Friday, February 20, 2009

Glittering Jewels of Colossal Ignorance

A member of Barack Obama's administration, the United States Secretary of Energy, responds to questions regarding his job by answering:

"I'm not the administration," the Cabinet secretary replied. "I will be speaking and learning more about this in order to figure out what the U.S. position should be and what the president's position is."

"like I've been dumped into the deep end of the pool" on oil policy.

The day before, reporters asked him about OPEC output levels after a speech to a group of utility regulators. He responded that the issue was "not in my domain."

Or is it in his domain?
(more below the fold)

The Department of Energy Organization Act brought the federal government's agencies and programs into a single agency. The Department of Energy, activated on October 1, 1977, assumed the responsibilities of the Federal Energy Administration, the Energy Research and Development Administration, the Federal Power Commission, and parts and programs of several other agencies.

The Department provided the framework for a comprehensive and balanced national energy plan by coordinating and administering the energy functions of the federal government. The Department undertook responsibility for long-term, high-risk research and development of energy technology, federal power marketing, energy conservation, the nuclear weapons program, energy regulatory programs, and a central energy data collection and analysis program.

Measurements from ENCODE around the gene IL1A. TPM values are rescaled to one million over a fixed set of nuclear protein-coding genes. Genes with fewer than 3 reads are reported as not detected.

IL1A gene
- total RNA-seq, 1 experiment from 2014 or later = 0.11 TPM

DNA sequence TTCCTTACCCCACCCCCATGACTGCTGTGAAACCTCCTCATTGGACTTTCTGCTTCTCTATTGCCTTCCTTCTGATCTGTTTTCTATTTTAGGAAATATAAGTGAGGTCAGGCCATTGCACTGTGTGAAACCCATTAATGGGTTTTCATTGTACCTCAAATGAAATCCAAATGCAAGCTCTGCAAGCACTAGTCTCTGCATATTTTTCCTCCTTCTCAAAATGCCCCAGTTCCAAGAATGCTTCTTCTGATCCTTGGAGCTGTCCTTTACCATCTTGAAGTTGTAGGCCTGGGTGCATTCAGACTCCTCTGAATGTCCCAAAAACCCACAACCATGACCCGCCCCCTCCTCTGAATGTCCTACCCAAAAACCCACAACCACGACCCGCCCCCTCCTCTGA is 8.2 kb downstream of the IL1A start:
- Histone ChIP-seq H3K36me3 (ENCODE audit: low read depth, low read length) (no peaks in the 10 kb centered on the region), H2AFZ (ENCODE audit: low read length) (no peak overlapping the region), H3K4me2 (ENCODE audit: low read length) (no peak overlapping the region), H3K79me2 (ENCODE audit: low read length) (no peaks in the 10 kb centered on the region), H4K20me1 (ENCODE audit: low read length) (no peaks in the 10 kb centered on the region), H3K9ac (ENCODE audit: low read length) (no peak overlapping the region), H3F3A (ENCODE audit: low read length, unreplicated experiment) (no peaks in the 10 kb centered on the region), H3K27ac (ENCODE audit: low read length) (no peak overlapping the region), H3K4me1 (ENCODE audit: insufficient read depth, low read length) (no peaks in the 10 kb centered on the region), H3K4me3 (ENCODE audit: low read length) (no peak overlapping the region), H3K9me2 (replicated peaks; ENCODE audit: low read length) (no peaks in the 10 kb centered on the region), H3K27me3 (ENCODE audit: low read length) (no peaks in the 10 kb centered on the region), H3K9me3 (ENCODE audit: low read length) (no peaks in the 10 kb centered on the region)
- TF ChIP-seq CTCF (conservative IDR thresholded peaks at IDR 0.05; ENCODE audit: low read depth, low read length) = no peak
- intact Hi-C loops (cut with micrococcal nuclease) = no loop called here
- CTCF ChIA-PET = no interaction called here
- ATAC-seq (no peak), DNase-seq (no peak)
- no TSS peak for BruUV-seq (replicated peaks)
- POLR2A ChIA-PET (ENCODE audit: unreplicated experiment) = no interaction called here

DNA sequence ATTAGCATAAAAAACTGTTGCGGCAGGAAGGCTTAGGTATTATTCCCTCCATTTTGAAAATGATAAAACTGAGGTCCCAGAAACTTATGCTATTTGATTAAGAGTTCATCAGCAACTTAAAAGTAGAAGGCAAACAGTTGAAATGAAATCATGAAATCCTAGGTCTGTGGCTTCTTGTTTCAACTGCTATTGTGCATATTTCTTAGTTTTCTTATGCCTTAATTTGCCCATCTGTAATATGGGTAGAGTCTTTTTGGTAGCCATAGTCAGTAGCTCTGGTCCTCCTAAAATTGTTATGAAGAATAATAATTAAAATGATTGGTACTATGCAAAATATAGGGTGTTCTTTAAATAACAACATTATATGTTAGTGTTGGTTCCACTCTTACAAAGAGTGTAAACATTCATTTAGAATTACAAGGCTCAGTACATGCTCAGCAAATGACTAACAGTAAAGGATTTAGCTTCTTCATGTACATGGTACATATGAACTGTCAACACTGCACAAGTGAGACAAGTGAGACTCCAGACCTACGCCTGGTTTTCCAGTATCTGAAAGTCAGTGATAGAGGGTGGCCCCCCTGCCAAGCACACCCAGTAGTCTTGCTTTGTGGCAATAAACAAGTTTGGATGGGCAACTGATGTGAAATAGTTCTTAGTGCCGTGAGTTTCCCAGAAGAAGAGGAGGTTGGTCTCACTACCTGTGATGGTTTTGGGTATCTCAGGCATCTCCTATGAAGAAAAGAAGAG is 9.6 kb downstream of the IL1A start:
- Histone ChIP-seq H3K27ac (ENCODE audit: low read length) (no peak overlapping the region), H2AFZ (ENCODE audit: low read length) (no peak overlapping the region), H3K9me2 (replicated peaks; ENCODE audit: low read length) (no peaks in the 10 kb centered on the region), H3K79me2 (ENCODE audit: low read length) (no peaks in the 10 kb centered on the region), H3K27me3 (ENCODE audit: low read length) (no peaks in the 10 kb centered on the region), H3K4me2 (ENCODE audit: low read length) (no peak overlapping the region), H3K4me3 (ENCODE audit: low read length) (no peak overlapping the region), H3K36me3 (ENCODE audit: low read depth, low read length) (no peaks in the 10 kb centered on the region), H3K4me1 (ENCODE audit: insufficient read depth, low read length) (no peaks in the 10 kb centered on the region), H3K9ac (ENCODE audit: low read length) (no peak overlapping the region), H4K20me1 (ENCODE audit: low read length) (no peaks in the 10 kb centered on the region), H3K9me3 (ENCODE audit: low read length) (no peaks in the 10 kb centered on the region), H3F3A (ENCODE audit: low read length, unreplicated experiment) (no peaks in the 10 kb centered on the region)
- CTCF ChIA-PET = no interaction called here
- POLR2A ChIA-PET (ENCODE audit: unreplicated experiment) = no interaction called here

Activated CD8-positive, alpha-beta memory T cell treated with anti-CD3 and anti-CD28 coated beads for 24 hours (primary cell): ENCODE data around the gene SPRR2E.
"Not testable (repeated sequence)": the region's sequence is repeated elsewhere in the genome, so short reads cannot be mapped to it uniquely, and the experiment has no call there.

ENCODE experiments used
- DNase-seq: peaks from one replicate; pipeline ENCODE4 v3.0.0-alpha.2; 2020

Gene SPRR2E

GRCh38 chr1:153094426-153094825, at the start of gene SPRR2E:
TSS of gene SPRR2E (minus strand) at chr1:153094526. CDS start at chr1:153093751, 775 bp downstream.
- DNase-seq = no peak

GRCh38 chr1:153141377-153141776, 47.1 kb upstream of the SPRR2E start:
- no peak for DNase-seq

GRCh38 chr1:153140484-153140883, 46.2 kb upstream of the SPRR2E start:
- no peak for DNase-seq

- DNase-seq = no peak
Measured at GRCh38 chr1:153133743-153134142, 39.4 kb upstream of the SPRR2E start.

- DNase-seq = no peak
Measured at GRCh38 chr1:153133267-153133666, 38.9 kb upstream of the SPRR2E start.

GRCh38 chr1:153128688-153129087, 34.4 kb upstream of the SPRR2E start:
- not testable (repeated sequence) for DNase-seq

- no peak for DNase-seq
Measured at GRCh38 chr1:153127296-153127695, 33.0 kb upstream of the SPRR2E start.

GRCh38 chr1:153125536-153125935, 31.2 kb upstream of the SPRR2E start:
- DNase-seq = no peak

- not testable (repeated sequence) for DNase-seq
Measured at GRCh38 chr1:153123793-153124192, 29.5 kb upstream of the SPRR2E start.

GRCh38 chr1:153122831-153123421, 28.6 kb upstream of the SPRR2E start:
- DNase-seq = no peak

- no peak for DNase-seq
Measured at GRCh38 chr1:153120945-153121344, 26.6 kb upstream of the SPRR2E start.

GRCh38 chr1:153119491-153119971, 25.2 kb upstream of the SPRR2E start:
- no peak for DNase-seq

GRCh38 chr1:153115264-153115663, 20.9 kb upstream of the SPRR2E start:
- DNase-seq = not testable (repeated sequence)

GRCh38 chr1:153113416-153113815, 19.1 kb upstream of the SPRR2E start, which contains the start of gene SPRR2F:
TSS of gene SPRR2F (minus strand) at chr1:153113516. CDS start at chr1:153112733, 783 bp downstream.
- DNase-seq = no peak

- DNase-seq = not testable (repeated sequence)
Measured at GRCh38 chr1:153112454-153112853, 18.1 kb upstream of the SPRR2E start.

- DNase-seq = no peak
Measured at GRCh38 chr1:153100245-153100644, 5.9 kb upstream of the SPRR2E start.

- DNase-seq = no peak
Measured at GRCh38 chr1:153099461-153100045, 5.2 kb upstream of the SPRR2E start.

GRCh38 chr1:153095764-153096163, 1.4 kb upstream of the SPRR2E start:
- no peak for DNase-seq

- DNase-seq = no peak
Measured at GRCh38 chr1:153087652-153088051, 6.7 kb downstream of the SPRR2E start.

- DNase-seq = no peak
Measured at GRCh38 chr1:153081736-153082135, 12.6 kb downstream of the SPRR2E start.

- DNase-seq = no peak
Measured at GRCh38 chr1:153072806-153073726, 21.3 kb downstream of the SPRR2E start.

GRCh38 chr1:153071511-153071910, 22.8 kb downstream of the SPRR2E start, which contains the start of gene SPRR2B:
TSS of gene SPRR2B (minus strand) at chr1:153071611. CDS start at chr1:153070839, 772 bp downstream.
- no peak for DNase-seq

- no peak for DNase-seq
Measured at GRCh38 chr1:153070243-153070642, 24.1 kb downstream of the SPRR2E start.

Jimmy Carter signing into law the bill that establishes the Department of EnergyOver its two decade history, the Department has shifted its emphasis and focus as the needs of the nation have changed. During the late 1970's, the Department emphasized energy development and regulation. In the 1980's, nuclear weapons research, development, and production took a priority. Since the end of the Cold War, the Department has focused on environmental clean up of the nuclear weapons complex, nonproliferation and stewardship of the nuclear stockpile, energy efficiency and conservation, and technology transfer and industrial competitiveness.

Today, the Department of Energy contributes to the future of the nation by ensuring our energy security, maintaining the safety and reliability of our nuclear stockpile, cleaning up the environment from the legacy of the Cold War, and developing innovations in science and technology.

We really dodged a bullet with that Palin chick, didn't we?

Via Ace

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